Reply To: Expressionism

  • Encyclios

    April 25, 2023 at 8:10 AM

    Expressionism and Fauvism

    The Germans judged the Fauves to be expressionists when they knew their paintings. More recent comparisons (Fauvisme and the Beginnings of German Expressionism, Paris-München 1966) have made it possible to better define the terms of such an identification. In the first place, the Fauves are above all painters; and the German Expressionists engravers. In France, the way of applying color is very different, and the spirit of painting itself is still naturalistic.

    Sometimes, however, the Fauves reached a convincing expressive intensity: Vlaminck very early (At the Bench, 1900: preserved in Avignon); Matisse especially in 1906 (Gypsy: in Saint-Tropez) and 1909 (Algerina, Paris, Musée National d’Art Moderne; Nude, Sunny Landscape: San Francisco, private collection), during the period when his efforts to simplify forms resembled the graphic-derived stylizations of Die Brücke, Derain in particular in the remarkable small painting Characters in a Meadow (1906-1907: Musée d’art moderne de la ville de Paris); Van Dongen, with more spontaneous ease (Anita, 1905: private collection).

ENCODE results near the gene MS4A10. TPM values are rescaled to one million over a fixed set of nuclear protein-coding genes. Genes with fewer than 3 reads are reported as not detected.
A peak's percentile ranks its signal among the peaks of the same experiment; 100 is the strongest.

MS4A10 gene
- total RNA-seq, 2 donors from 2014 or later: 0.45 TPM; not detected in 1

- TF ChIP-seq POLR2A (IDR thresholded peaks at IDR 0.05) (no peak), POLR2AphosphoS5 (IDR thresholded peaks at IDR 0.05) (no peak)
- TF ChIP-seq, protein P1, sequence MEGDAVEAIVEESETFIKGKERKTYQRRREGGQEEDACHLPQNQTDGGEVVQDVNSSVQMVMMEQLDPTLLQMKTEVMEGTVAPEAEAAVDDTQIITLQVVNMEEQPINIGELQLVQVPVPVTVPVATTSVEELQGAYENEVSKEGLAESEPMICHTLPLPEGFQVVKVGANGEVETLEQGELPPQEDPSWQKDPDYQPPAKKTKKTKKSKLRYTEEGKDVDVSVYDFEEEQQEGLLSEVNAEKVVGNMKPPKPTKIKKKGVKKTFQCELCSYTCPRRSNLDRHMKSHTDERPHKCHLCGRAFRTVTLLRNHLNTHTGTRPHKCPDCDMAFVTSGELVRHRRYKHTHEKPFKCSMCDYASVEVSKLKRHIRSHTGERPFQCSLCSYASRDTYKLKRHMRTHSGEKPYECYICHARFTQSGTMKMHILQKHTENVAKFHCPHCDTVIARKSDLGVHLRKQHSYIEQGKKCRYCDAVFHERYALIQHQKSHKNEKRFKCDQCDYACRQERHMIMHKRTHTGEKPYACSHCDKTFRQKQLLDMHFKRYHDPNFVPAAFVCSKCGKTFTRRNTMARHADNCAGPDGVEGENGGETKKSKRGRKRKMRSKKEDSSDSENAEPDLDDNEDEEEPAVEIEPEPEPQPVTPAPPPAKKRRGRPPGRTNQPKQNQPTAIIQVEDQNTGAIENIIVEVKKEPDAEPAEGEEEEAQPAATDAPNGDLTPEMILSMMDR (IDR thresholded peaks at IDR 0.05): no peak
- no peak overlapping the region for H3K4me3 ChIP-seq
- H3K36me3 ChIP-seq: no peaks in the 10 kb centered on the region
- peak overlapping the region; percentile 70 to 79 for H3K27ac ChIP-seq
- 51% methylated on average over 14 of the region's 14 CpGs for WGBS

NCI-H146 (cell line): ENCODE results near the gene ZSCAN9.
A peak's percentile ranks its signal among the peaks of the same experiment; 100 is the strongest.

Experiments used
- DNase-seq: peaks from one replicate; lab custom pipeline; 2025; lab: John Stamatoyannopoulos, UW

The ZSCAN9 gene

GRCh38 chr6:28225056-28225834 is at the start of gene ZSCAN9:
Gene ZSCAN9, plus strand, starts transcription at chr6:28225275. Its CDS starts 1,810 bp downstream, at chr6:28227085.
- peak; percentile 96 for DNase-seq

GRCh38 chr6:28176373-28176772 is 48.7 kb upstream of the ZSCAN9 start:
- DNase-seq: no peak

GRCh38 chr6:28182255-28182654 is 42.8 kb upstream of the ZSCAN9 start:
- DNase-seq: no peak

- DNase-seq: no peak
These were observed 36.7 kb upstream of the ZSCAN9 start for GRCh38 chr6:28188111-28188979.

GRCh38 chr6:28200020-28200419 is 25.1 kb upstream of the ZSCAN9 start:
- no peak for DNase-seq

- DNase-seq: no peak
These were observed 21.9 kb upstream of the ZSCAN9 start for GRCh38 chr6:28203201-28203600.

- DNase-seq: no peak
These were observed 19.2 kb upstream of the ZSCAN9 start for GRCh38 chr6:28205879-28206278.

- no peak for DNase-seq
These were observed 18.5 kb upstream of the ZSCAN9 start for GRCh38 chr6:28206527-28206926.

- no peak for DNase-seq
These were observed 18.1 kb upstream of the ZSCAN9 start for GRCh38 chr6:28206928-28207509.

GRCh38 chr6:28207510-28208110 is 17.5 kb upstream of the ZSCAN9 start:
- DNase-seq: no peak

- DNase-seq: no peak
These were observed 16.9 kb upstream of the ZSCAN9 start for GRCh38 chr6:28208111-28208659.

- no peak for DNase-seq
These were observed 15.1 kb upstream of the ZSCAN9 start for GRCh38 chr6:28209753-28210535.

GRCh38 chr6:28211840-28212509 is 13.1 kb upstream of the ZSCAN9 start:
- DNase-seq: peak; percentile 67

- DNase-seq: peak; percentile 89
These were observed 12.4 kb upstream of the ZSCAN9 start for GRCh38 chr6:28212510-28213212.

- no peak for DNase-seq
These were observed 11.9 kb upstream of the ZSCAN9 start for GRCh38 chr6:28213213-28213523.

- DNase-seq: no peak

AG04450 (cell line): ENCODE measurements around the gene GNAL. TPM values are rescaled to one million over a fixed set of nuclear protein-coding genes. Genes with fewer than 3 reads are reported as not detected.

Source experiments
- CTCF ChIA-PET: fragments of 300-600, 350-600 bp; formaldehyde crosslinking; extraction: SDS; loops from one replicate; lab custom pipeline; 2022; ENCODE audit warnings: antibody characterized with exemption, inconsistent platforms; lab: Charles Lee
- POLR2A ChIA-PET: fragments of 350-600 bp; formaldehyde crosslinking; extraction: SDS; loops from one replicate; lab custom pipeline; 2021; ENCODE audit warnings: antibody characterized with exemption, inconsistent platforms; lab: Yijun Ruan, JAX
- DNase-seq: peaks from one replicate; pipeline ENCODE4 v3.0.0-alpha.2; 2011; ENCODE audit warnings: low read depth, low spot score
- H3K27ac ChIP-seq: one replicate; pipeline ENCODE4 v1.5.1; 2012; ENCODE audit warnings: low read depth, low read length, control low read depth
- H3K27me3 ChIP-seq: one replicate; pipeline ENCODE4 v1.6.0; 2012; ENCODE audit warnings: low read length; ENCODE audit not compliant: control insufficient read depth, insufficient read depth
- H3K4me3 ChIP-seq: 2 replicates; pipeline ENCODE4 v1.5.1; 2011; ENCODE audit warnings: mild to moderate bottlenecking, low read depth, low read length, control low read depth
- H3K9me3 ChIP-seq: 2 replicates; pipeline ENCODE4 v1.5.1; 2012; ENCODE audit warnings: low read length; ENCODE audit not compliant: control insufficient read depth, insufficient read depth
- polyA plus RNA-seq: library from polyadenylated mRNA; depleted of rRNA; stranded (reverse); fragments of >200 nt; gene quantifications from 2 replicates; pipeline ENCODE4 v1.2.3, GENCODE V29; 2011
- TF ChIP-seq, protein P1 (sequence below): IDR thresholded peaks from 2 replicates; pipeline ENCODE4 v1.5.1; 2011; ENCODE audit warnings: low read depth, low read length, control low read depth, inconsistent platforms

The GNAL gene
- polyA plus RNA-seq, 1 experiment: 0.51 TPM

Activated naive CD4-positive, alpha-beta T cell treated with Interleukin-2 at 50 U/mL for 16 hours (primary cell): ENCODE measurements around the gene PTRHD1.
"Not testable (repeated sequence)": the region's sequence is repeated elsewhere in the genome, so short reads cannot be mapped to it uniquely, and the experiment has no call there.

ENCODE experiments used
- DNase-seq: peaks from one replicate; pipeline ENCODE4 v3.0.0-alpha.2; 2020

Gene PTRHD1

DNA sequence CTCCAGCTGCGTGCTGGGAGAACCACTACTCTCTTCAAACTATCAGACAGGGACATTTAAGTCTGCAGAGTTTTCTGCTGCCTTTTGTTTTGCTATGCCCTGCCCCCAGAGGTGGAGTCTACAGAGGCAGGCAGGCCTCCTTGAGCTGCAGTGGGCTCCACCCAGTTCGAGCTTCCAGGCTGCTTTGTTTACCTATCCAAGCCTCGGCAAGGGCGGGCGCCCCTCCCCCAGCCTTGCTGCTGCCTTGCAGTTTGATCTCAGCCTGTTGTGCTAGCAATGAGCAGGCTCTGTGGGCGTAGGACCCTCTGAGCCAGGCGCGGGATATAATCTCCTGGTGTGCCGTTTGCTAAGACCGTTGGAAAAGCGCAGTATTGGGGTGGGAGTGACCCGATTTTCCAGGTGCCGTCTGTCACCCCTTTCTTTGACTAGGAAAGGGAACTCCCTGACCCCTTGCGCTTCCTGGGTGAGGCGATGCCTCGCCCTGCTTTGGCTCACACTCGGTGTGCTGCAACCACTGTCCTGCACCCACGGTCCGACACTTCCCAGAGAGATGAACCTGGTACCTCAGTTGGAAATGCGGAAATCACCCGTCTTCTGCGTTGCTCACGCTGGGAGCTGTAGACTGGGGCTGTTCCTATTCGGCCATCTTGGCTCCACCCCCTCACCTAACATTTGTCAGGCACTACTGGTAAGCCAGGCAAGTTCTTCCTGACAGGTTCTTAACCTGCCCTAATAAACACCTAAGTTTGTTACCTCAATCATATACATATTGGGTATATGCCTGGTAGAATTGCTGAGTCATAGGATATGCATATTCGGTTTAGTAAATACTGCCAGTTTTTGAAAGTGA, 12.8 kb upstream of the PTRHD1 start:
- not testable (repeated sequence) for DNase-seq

Derain also engraved on wood, with more “negro” perseverance than Picasso: illustrations for Apollinaire’s Enchanteur pourrissant, 1909), and also Vlaminck, whose plates recall, for the balance between blacks and whites, those of the Germans (Chatou Bridge, c. 1914).

    Rouault, on the other hand, is an individuality at the margin, whose situation in France is very similar to that of Nolde in Germany. Before 1914, he expressed himself best in large watercolors devoted to religious themes (Ecce homo, 1905: New York, private collection) or inspired by the pitiless spectacle of life (Girl at the Mirror, 1906: Paris, Musée National d’Art Moderne).